Step 3 of 15
Raw materials receipt
The receipt of raw materials and ingredients should follow procedures that ensure the overall allergen status of the material is delivered and received as expected.
Inspecting raw materials upon delivery is necessary to identify any damage to packaging or potential cross contact that may have occurred during transportation. Trucks and other transportation vehicles should be inspected at the point of receipt and the goods inspected once removed from the truck. Where there is evidence of damage or cross contact the materials should be rejected. Consider taking photographs of any damage as evidence.
Incoming materials should be protected (for example fully wrapped in plastic), and if there are mixed pallets, each raw material should be separated by a physical barrier (pallet pad, shrink wrap) to prevent cross contact occurring during transportation.
Ensure that the packaging is fit for purpose, and that packaging is sealed effectively. This Case Study shows how a filling fault created airborne cross contact during and after transportation. Case Study – raw material rejection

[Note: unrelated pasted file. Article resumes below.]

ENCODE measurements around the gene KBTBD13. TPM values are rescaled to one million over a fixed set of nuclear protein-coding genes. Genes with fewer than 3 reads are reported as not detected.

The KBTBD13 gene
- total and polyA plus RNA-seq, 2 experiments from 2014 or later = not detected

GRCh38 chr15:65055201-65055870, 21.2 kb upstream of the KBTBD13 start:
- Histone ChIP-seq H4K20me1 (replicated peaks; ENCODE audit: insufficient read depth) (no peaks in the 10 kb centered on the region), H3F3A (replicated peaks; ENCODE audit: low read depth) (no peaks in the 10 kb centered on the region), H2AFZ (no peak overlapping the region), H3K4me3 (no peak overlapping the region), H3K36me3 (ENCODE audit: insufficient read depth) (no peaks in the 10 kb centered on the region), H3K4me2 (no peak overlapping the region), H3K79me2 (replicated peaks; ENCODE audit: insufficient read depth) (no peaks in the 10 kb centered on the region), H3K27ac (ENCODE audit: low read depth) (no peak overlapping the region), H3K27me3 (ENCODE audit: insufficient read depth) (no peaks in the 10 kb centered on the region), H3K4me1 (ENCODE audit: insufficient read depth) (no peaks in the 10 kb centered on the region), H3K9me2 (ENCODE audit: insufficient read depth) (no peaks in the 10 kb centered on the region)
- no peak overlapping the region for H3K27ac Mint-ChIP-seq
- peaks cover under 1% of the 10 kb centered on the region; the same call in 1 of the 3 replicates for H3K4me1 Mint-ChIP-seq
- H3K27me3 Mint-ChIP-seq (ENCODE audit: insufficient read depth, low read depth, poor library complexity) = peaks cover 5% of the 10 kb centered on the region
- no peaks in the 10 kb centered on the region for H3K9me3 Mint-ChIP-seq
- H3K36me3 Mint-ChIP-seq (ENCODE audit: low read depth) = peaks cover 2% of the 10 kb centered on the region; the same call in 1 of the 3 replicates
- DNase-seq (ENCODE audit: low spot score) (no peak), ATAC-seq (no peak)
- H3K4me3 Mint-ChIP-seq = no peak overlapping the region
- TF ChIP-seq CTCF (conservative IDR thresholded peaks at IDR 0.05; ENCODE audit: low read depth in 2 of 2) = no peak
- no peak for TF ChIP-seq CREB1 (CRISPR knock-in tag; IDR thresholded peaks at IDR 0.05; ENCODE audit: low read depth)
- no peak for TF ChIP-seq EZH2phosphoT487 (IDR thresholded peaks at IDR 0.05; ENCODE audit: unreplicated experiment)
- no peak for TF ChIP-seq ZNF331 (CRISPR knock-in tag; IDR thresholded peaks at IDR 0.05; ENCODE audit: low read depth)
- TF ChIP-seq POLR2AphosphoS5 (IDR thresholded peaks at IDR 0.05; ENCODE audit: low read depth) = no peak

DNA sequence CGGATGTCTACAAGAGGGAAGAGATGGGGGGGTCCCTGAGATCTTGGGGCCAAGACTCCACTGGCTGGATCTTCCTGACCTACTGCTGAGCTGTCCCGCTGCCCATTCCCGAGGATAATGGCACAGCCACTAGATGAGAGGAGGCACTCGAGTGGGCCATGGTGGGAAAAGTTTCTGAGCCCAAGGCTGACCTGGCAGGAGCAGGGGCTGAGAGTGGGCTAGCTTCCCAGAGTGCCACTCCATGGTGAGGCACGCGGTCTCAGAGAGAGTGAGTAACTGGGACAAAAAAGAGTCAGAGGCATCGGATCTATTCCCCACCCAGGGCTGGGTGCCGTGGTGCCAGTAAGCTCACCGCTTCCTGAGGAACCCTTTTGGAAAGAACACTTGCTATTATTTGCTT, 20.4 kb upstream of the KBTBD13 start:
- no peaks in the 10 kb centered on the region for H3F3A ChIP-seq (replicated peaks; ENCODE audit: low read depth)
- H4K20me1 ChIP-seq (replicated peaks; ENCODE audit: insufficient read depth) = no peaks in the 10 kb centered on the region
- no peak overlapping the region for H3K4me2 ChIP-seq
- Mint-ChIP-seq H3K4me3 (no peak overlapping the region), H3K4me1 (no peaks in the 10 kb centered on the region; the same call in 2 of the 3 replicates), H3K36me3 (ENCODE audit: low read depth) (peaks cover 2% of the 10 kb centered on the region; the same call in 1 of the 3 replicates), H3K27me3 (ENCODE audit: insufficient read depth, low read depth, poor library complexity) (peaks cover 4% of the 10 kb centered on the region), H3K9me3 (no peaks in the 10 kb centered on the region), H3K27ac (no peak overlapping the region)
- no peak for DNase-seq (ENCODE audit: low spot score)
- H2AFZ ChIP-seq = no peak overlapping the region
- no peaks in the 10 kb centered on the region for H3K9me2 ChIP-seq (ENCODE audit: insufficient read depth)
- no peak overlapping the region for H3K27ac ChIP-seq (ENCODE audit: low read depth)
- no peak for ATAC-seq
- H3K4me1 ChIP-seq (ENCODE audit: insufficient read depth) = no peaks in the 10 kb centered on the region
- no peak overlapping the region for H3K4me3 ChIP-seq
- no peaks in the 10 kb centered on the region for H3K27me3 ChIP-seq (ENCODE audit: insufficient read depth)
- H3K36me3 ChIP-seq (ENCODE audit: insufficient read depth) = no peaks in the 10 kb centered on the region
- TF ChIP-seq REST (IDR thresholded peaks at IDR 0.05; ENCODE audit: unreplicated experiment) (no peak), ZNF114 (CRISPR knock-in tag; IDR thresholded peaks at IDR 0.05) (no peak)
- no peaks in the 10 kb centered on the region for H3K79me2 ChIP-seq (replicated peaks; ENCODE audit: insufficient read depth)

Materials with an unknown allergen status should not be permitted on site. A master list of all raw materials which includes their allergen profile is useful for checking against incoming ingredients. The list can either be computer generated or a hard copy, however a system is required to ensure it is kept up to date.
Once a raw material is accepted on site it should be labelled or tagged for allergen identification. Consider using different coloured labels for each allergen.
Delivery protocols should include procedures for managing broken packaging and a process for managing rejected materials. Records of frequency of damaged packaging upon delivery should be maintained and any issues should be treated as a non-conformance on the supplier which can then be tracked.
Confirm that your raw material suppliers have documented food safety programs in place that ensure food transport vehicles and food transport businesses used for the transport of food or ingredients are inspected and audited to prevent cross contact and protect product integrity.
Suppliers should have procedures in place that will ensure the proper protection of ingredients, packaging materials, and finished product while in transit.
Special care should be taken where transport is via shared containers or mixed loads. Containers must be inspected and cleaned between loads to ensure no allergen carry over. Effective traceability should be maintained through documentation of previous products transported.
Contract and/or third-party manufacturers (for example co-packers) should be treated the same way as your business manages any other suppliers.